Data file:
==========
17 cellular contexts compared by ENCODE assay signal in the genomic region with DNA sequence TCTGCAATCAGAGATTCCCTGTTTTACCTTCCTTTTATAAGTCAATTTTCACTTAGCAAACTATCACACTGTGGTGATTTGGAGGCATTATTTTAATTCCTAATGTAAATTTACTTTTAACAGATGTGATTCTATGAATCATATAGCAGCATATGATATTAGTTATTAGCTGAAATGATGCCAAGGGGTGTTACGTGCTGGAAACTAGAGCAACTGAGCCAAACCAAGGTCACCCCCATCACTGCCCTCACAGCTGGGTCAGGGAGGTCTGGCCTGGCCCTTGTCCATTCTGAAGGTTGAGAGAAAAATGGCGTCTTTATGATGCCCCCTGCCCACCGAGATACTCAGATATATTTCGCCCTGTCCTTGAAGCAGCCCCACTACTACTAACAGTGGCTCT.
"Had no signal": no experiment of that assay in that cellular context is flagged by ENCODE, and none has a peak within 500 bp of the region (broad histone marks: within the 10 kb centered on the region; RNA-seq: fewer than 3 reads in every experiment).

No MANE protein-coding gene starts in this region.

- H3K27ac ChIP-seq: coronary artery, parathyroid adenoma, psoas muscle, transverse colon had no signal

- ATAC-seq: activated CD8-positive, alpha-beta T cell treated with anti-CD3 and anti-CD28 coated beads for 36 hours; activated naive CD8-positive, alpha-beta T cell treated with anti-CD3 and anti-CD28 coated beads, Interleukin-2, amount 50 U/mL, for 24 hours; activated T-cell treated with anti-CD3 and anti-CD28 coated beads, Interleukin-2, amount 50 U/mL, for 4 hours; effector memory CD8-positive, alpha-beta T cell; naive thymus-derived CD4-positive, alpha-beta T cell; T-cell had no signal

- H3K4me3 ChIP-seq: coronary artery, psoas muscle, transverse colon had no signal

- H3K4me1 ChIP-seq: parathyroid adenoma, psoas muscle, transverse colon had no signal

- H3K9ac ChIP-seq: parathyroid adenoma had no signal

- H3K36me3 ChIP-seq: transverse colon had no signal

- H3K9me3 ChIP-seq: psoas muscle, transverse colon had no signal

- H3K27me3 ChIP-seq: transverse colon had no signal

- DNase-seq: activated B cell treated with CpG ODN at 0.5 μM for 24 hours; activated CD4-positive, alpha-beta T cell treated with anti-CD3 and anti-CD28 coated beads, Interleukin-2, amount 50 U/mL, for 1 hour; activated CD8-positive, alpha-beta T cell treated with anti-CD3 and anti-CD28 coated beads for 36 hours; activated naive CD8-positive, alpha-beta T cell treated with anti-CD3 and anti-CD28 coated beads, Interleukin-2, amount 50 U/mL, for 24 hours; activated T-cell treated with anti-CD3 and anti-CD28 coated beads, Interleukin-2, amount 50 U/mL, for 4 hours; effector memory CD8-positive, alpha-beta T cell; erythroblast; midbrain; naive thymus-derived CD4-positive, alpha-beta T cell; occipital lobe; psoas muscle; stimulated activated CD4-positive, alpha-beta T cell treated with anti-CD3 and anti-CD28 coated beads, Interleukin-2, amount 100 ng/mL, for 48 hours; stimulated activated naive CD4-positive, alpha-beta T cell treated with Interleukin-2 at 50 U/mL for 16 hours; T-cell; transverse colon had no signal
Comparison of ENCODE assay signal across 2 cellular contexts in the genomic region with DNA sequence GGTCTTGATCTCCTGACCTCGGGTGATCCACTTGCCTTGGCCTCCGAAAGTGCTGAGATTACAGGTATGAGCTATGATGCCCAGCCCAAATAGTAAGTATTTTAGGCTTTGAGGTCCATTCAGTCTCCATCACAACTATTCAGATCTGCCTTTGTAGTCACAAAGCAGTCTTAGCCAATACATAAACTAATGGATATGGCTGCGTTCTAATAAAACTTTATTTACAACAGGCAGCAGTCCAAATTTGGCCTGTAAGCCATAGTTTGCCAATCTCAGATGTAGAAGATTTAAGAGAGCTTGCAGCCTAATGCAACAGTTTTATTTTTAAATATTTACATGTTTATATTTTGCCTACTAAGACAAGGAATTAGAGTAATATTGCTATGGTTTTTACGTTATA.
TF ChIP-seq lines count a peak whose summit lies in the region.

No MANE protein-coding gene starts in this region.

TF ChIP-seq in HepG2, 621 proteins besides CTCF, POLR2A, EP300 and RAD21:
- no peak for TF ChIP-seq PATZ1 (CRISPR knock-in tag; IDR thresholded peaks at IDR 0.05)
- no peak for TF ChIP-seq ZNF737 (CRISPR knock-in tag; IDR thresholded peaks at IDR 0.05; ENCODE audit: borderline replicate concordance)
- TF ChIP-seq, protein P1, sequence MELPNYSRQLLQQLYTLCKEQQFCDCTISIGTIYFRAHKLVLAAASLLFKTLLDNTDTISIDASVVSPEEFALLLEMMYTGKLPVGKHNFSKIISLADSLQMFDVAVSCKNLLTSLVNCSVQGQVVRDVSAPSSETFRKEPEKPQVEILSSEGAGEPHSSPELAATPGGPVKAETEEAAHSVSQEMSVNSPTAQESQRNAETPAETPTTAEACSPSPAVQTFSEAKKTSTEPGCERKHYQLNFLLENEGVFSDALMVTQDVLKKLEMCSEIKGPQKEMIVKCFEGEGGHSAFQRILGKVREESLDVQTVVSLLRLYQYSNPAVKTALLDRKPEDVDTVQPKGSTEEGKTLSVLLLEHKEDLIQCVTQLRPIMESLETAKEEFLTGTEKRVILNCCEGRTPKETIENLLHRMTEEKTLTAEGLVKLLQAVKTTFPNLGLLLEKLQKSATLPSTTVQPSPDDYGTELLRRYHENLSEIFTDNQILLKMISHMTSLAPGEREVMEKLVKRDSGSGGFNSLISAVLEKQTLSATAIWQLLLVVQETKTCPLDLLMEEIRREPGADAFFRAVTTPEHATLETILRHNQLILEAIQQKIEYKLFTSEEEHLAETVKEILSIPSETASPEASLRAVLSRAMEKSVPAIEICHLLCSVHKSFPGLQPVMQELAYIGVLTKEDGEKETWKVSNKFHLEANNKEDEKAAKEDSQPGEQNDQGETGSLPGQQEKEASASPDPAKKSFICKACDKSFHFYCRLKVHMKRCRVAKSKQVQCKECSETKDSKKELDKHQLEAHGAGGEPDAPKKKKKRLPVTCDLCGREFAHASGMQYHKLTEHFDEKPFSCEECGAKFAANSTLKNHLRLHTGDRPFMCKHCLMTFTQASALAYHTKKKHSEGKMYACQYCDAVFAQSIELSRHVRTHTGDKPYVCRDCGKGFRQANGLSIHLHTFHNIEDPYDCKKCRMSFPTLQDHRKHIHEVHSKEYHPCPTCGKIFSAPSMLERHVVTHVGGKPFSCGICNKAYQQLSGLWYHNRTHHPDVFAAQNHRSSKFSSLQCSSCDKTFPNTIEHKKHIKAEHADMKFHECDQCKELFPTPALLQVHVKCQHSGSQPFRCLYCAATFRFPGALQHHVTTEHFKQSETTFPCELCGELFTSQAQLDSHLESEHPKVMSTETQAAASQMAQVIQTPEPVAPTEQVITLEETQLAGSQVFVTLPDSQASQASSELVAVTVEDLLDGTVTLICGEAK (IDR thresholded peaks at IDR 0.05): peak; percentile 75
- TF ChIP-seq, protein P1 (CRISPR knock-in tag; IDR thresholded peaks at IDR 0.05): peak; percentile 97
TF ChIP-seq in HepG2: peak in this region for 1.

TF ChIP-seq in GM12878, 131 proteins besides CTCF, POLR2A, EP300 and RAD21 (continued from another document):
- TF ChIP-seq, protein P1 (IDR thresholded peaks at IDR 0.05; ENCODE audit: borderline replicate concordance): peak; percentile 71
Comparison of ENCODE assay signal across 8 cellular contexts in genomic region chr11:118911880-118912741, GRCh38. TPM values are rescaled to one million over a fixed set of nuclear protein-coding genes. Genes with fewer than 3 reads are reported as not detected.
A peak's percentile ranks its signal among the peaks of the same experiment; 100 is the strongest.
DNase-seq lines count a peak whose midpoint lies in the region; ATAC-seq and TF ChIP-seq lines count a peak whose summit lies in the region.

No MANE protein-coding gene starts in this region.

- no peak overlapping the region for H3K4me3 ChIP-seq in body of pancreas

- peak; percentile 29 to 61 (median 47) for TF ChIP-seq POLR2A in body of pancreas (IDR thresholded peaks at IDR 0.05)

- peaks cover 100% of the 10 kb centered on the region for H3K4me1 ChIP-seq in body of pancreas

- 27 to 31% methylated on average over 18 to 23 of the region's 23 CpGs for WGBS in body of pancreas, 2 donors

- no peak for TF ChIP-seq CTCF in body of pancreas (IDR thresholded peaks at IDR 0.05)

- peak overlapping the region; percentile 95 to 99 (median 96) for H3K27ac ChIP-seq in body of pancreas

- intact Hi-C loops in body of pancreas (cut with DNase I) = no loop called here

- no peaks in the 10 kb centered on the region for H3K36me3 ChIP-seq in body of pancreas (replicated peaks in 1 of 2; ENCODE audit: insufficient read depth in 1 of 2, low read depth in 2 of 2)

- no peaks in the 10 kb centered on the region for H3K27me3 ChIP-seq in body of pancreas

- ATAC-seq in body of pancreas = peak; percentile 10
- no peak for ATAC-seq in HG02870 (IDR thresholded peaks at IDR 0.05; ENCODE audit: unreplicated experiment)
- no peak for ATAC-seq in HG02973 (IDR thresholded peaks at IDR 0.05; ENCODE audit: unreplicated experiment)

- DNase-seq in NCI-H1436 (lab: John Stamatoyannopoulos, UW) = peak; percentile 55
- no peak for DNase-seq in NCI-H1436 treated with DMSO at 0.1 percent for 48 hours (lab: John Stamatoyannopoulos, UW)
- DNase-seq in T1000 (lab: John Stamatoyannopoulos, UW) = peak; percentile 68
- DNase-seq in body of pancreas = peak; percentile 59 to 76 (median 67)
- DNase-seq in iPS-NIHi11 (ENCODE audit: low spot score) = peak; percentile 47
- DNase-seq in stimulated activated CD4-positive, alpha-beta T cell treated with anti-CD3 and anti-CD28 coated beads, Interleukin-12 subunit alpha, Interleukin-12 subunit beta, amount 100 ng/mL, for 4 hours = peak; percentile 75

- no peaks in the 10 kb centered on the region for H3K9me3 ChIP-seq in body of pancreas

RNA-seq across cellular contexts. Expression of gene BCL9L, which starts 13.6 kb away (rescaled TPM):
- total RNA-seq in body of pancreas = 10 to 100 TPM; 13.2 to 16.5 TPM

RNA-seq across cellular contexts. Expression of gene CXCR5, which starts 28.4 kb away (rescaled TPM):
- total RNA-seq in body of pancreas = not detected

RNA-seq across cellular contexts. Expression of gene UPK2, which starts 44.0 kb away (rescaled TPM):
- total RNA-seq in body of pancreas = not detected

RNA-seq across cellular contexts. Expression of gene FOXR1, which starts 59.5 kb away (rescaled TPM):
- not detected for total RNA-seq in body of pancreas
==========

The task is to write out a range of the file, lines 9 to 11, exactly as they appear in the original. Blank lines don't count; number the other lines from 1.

- H3K36me3 ChIP-seq: transverse colon had no signal

- H3K9me3 ChIP-seq: psoas muscle, transverse colon had no signal

- H3K27me3 ChIP-seq: transverse colon had no signal